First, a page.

"Oh…" Garmund blinked several times, as though striving to clear his head from some foreign impulse. "I… suppose you are right." He hesitated a little, and the fey cast remembered itself in his expression slightly. "But do you think that you might furnish me with candles, or lamps… illumination of some sort? I don't feel up to quitting at this point… I wish to continue unhindered." Edmund regarded the painter with awe and not a little of fear. Perhaps he had been wrong to suppose this an ordinary reverie, like those that had come before when the artisan grew deeply involved in his work.
"Do you not wish to eat tonight, then? You've been at this all day, since early in the morning, if I recall aright," said Edmund anxiously. Garmund did not meet his eyes.
"No… I can do without food. It is not important to me right now, anyhow. I believe I may release you from your sitting duties, as well, if I may. I have enough to finish on, and I wouldn't want to keep you up throughout the night."
Edmund nodded warily. "I shall tell the servants to set aside a special room for your studio, if you wish, and to have it well-lit for you, if that is what you wish, Garmund."
The painter nodded, murmuring his thanks, and went to take down the canvas and bring it inside. As his fingers touched it, it seemed to the young lord that his friend's dark brown eyes ignited suddenly like coals into pools of fire.
"Just think, Edmund!" the artist said, almost to himself. "This is my masterpiece… I feel that more with every passing day. What a thrill it is! It will be so amazing to have it completed… yet I wonder if I will ever be satisfied when it is truly done. I already cannot picture surrendering this portrait to anyone… and it will be such a letdown, as well as a relief, to set down my brush and know that my finest hour is here, that my creation has reached its zenith, and that there is nothing else for me to do." The painter bit his lip, trouble growing in his expression. Then he smiled at Edmund, and the fey look nearly passed out of his eyes entirely. "But what crude manners it is of me to prattle on thus to an heir! I hope you will never feel, young lord, the way that I feel tonight."
Edmund smiled back, and decided to keep his worries to himself. The canvas and brushes were transported inside, and shortly afterward, Garmund was standing within a room bathed in candlelight near the top of the castle, and playing out a symphony in color upon the deaf canvas that lasted well throughout the night.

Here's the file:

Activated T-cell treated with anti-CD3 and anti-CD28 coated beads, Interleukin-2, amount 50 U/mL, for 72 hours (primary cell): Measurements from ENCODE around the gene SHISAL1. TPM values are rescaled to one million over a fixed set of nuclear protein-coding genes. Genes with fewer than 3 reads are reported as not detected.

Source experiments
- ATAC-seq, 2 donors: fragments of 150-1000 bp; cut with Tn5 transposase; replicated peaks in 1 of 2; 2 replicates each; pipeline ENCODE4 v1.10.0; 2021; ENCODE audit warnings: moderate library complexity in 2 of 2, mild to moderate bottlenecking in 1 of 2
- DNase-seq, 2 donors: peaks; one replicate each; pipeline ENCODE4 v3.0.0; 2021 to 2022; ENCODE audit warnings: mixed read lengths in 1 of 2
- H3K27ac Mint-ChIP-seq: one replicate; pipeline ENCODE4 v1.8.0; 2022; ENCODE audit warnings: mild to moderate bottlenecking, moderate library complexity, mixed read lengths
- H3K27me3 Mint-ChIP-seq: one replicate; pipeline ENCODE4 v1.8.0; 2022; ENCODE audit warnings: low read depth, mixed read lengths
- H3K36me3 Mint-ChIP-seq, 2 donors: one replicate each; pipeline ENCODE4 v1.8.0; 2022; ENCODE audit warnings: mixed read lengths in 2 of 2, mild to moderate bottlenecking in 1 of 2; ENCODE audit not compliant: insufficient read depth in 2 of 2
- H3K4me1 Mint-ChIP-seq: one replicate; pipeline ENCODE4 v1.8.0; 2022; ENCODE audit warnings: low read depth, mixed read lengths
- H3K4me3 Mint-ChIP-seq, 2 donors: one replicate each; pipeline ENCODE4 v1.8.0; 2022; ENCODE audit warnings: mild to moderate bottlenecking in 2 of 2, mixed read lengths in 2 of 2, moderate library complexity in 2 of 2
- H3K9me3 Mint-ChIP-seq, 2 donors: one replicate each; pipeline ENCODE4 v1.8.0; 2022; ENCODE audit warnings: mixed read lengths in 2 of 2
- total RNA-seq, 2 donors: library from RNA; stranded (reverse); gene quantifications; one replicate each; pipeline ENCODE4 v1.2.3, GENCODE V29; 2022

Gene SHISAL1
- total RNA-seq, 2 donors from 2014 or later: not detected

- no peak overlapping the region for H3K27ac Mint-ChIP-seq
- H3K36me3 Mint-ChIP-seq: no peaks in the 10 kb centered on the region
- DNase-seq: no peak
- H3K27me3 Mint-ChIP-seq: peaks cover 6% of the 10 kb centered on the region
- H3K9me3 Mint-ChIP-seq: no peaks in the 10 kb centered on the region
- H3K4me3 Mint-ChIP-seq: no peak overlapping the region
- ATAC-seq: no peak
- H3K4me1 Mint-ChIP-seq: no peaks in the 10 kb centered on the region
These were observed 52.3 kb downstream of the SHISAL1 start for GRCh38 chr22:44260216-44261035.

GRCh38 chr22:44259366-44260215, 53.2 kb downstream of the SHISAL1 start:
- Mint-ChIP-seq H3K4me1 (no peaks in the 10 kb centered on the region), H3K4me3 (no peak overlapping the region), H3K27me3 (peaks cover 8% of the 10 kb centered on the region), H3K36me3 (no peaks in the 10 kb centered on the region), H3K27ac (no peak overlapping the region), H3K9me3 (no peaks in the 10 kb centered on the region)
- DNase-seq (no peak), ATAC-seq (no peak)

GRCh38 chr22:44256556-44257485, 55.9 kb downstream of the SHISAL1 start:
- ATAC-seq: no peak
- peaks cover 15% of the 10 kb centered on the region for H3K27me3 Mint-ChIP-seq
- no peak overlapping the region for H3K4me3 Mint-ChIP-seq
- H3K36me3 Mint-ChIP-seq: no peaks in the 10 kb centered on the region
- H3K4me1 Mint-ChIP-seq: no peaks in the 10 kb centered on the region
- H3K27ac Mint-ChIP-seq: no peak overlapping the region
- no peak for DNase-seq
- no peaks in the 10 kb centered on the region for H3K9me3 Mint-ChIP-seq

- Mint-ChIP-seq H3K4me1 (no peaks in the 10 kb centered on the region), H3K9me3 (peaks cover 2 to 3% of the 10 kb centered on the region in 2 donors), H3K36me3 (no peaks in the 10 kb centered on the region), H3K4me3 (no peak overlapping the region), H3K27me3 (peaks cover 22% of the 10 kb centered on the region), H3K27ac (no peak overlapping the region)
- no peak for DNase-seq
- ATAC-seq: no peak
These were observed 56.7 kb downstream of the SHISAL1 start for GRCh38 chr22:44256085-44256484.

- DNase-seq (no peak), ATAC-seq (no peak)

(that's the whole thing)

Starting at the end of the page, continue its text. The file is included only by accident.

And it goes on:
For days, weeks, and finally months upon end the painter labored over the portrait of Lord Edmund that was to be his finest work. Abstaining from food or drink, sleeping only occasionally…
When does he sleep, really?Edmund wondered.Every time I go in there, it's always the same. He's always awake, always painting. The damned portrait is always wet, and every time I go in he's thinner and weaker. He'll become a wretched skeleton, in the end… the servants won't recognize him, they'll throw him into the street with the peasants. And all for what? For a birthday portrait! What a farce…
The young earl-to-be leaned against the cold stone wall, allowing his hands to clench into fists. How had he allowed this to happen? How had his best friend been taken away from him by pigments upon canvas? How had it happened? And, more pressing … what was there to be done about it?
It'll be my birthday soon. My birthday… he's commissioned, and so bound, to give up the portrait then. And then he'll have to move on to something else. Edmund didn't want to think of what would happen if, as the artist himself had said, he should refuse to give up the portrait. Then he really would be thrown into the streets, or perhaps, even worse, be charged with theft. Besides, if he keeps going over what he's already painted in this manner, it'll take him several years to finish anyhow. And he can't keep painting if he starves before my birthday…
So waiting was risky, if not altogether out of the question, Edmund thought bitterly. He couldn't afford to wait any longer. He needed action - decisive action - but what?
Burn the portrait. Imagine what would happen if he were caught! And besides, the portrait would still have to be finished in time for Edmund's birthday. To burn the portrait wasn't the same as burning the deal which had sealed its creation.